Thank You Oracle
Nashua Soup Kitchen & Shelter has been Awarded an Oracle Grant for Hunger Relief and Emergency Shelter, part of Oracle’s Commitment to Advance Education, Protect the Environment, and Strengthen Communities.
NSKS was awarded a $20,000 grant that aims to provide freshly made meals, supplementary groceries, and emergency shelter for individuals in need in the Hillsborough County area.
Financial Year 2019 Statistics
- 25,332 breakfast meals served
- 28,063 visits for fresh fruits and vegetables and bread
- 51,365 dinner meals served
- 13,647 food baskets given to households
- 9,070 frozen Nashua Meals for Kids produced and distributed
- 4,254 bags of toiletries and personal care items distributed
- 11,403 nights of emergency shelter to, 325 homeless persons, 41 were children
- 44 families, including 26 children, received financial assistance to prevent homelessness
- 35,786 diapers distributed
- Clients took 200 showers and washed 549 loads of laundry
- 263 pounds of produce grown in NSKS garden beds
From January 1st – June 30th
- 262 clients were helped by our Employment & Education advocate
- 88 people gained employment
Executive Directors Blog
Growing up on the edge of the Pioneer River Valley, I developed a deep appreciation for various trees: Oaks with acorn caps providing a free musical instrument, Maples we would tap in the spring for syrup, and Hemlocks which I will argue are the perfect trees for climbing. While I may have been impressed by what was happening above the ground, it turns out what was happening below the ground was far more interesting.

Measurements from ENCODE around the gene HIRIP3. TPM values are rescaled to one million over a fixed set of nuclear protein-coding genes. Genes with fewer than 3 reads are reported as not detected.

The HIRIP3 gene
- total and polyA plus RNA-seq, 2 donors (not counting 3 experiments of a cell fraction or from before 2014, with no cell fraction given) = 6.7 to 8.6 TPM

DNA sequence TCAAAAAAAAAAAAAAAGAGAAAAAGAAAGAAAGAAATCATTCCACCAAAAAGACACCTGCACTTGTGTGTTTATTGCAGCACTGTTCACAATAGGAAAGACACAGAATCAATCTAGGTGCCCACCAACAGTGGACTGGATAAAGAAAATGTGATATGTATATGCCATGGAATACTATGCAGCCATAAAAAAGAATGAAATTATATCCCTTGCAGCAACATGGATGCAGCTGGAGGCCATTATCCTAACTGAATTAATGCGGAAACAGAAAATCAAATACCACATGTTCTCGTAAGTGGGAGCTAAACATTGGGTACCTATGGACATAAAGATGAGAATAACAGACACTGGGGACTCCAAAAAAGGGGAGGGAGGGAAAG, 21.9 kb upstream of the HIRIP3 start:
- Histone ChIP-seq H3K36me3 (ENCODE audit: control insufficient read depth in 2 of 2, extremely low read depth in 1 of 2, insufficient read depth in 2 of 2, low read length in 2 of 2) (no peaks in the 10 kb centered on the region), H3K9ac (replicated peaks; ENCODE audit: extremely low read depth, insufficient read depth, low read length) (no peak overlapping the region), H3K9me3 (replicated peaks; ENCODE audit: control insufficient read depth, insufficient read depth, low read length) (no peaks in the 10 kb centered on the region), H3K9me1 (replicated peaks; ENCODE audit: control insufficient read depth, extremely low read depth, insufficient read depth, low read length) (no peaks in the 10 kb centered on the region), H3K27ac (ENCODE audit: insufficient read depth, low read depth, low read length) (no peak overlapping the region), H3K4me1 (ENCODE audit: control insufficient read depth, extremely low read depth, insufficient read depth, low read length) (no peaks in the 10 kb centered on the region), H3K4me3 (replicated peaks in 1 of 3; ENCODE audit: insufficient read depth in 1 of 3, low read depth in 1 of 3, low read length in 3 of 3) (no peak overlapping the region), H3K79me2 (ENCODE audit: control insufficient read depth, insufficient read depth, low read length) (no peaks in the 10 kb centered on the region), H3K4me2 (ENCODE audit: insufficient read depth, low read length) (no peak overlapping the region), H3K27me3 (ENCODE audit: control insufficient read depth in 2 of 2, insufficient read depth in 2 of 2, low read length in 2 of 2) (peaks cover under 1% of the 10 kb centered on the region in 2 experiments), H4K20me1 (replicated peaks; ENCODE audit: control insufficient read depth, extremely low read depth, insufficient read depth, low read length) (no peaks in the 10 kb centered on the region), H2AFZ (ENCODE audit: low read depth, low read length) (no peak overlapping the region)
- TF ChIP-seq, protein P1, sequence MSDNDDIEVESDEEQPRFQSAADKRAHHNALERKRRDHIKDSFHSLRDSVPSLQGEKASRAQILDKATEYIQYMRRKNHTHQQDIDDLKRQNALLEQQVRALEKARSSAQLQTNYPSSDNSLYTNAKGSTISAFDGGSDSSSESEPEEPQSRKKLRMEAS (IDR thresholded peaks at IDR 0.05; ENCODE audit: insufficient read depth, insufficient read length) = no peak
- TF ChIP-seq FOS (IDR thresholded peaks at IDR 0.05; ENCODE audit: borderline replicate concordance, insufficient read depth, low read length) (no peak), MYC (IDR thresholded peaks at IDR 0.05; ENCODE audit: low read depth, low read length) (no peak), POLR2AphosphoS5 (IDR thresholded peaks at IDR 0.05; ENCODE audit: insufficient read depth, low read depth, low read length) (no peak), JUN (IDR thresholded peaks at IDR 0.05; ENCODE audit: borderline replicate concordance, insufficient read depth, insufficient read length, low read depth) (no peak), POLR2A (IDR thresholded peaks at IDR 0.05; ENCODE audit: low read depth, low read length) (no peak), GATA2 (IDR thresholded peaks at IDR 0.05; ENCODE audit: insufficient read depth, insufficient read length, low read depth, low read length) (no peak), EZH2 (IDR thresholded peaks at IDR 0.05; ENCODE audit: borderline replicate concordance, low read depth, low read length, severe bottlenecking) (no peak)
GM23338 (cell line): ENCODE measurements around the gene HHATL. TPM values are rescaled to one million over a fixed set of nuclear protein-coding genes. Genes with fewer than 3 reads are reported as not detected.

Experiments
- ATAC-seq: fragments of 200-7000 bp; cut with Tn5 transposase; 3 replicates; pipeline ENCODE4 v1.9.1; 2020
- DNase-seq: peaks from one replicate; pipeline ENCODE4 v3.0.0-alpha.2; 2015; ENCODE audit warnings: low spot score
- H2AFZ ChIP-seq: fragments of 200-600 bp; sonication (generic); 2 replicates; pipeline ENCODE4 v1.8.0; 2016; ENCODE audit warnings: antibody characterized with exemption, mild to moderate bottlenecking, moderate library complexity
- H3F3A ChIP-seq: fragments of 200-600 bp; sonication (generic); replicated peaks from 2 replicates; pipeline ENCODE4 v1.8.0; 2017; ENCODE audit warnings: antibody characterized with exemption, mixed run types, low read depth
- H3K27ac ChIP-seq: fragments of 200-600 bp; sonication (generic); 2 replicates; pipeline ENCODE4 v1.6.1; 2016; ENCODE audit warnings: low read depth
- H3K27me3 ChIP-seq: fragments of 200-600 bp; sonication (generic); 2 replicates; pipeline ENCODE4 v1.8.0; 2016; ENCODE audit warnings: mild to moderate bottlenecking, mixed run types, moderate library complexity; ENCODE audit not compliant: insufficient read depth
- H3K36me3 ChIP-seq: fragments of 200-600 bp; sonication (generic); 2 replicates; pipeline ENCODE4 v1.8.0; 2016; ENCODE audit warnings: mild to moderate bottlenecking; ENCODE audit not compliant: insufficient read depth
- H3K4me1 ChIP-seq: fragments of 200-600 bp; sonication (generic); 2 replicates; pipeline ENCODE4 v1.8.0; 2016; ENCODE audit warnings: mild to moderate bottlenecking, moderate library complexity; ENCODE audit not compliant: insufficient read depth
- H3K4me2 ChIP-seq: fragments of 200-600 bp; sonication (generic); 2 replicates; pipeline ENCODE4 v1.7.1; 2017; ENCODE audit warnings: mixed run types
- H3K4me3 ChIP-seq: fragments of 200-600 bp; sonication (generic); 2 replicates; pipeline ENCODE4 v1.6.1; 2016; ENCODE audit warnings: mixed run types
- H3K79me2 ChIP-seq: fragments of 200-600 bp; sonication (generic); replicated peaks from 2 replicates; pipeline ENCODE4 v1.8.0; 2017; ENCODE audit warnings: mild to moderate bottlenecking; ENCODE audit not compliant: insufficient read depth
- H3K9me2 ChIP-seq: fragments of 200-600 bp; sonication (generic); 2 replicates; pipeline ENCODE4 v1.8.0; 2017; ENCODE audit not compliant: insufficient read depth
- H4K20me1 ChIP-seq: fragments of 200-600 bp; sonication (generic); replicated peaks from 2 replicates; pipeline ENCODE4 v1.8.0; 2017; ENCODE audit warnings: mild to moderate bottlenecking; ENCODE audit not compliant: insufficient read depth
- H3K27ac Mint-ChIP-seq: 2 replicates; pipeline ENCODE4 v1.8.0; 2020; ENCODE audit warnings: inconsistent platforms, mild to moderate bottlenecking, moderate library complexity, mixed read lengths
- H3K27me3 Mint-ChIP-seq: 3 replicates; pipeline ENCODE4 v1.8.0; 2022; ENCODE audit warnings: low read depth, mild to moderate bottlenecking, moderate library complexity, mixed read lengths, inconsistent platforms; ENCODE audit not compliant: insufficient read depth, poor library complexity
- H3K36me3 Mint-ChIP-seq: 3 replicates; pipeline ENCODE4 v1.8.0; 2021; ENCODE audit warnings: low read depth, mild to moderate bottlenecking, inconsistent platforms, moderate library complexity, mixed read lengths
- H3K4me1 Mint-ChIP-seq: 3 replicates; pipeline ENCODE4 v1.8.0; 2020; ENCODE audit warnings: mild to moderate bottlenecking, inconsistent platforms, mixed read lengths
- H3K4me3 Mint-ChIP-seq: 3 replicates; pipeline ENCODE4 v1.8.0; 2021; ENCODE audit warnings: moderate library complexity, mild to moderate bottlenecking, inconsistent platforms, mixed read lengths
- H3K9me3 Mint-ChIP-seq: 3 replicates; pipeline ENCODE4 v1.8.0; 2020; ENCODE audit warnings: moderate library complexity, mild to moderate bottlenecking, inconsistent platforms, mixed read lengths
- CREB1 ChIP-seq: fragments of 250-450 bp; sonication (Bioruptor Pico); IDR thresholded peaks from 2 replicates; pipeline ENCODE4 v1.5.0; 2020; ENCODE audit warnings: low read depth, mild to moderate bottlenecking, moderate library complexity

Ed Yong writes in a recent issue of the Atlantic Monthly, “Underground, trees are intimately connected. The fungi on their roots can wire adjacent individuals to one another and ferry nutrients between them, creating what ecologists have come to call a “woodwide web.” The roots themselves can also graft directly onto one another… Researchers have suggested that these natural grafts stabilize the trees, or allow them to share resources during times of hardship.”
As I read the article, I thought about how profoundly my view of trees has changed. Rather than seeing a tree as an individual entity growing amongst equally autonomous flora and fauna and competing for resources, there is a complimentary, symbiotic relationship. They rely upon each other to the point that trees which have fallen will still have living stumps and flowing water. Recent studies suggest that trees with grafted roots have a better chance of survival in in stressed environments.
Now the NSKS newsletter might not be the first publication to which you turn to read about trees but think about the implications for the work we do. What is the kindness and support of our family and friends but the human equivalent of a shared root structure? What is the Nashua Soup Kitchen & Shelter but a way for us to connect and support those individuals and families whose roots are no longer connected or whose resources have been depleted? Tomorrow morning, when you head out to work, to school, or to run errands, notice the trees and their connecting root systems and remember the part you play in supporting the most vulnerable and most at risk of our fellow human beings.
PS: In this issue, we are featuring some of the NSKS employees who help keep this system of support going on a daily basis. When you see them, please let them know how truly awesome they are!